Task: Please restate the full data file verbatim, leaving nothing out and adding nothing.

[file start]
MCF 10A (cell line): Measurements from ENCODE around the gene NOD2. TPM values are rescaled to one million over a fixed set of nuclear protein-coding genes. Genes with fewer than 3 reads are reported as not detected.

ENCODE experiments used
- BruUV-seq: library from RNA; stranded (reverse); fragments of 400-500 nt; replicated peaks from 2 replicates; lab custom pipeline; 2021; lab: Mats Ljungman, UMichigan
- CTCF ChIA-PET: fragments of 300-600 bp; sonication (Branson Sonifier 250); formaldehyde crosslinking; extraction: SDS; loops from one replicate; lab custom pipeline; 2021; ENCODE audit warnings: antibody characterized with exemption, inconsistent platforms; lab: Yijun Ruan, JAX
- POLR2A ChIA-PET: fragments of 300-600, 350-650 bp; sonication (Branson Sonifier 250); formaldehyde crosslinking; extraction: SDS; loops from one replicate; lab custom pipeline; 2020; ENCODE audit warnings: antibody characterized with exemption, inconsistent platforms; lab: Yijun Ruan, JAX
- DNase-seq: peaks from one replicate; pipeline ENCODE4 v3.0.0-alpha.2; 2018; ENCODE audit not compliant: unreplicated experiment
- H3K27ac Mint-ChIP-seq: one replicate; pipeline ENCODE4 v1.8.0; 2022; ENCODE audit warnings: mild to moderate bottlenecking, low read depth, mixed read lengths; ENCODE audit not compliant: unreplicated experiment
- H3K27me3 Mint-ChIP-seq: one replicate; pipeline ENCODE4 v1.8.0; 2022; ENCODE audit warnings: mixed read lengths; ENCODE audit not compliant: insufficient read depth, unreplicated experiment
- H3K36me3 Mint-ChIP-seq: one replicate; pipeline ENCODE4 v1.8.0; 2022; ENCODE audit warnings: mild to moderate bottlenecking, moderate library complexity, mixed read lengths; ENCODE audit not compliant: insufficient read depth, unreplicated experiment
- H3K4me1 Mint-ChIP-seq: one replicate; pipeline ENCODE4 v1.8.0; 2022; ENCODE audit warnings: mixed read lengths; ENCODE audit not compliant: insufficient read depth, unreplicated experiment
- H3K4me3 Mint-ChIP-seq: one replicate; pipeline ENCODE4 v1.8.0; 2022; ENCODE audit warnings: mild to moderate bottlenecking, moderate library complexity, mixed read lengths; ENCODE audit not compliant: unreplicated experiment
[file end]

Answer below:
MCF 10A (cell line): Measurements from ENCODE around the gene NOD2. TPM values are rescaled to one million over a fixed set of nuclear protein-coding genes. Genes with fewer than 3 reads are reported as not detected.

ENCODE experiments used
- BruUV-seq: library from RNA; stranded (reverse); fragments of 400-500 nt; replicated peaks from 2 replicates; lab custom pipeline; 2021; lab: Mats Ljungman, UMichigan
- CTCF ChIA-PET: fragments of 300-600 bp; sonication (Branson Sonifier 250); formaldehyde crosslinking; extraction: SDS; loops from one replicate; lab custom pipeline; 2021; ENCODE audit warnings: antibody characterized with exemption, inconsistent platforms; lab: Yijun Ruan, JAX
- POLR2A ChIA-PET: fragments of 300-600, 350-650 bp; sonication (Branson Sonifier 250); formaldehyde crosslinking; extraction: SDS; loops from one replicate; lab custom pipeline; 2020; ENCODE audit warnings: antibody characterized with exemption, inconsistent platforms; lab: Yijun Ruan, JAX
- DNase-seq: peaks from one replicate; pipeline ENCODE4 v3.0.0-alpha.2; 2018; ENCODE audit not compliant: unreplicated experiment
- H3K27ac Mint-ChIP-seq: one replicate; pipeline ENCODE4 v1.8.0; 2022; ENCODE audit warnings: mild to moderate bottlenecking, low read depth, mixed read lengths; ENCODE audit not compliant: unreplicated experiment
- H3K27me3 Mint-ChIP-seq: one replicate; pipeline ENCODE4 v1.8.0; 2022; ENCODE audit warnings: mixed read lengths; ENCODE audit not compliant: insufficient read depth, unreplicated experiment
- H3K36me3 Mint-ChIP-seq: one replicate; pipeline ENCODE4 v1.8.0; 2022; ENCODE audit warnings: mild to moderate bottlenecking, moderate library complexity, mixed read lengths; ENCODE audit not compliant: insufficient read depth, unreplicated experiment
- H3K4me1 Mint-ChIP-seq: one replicate; pipeline ENCODE4 v1.8.0; 2022; ENCODE audit warnings: mixed read lengths; ENCODE audit not compliant: insufficient read depth, unreplicated experiment
- H3K4me3 Mint-ChIP-seq: one replicate; pipeline ENCODE4 v1.8.0; 2022; ENCODE audit warnings: mild to moderate bottlenecking, moderate library complexity, mixed read lengths; ENCODE audit not compliant: unreplicated experiment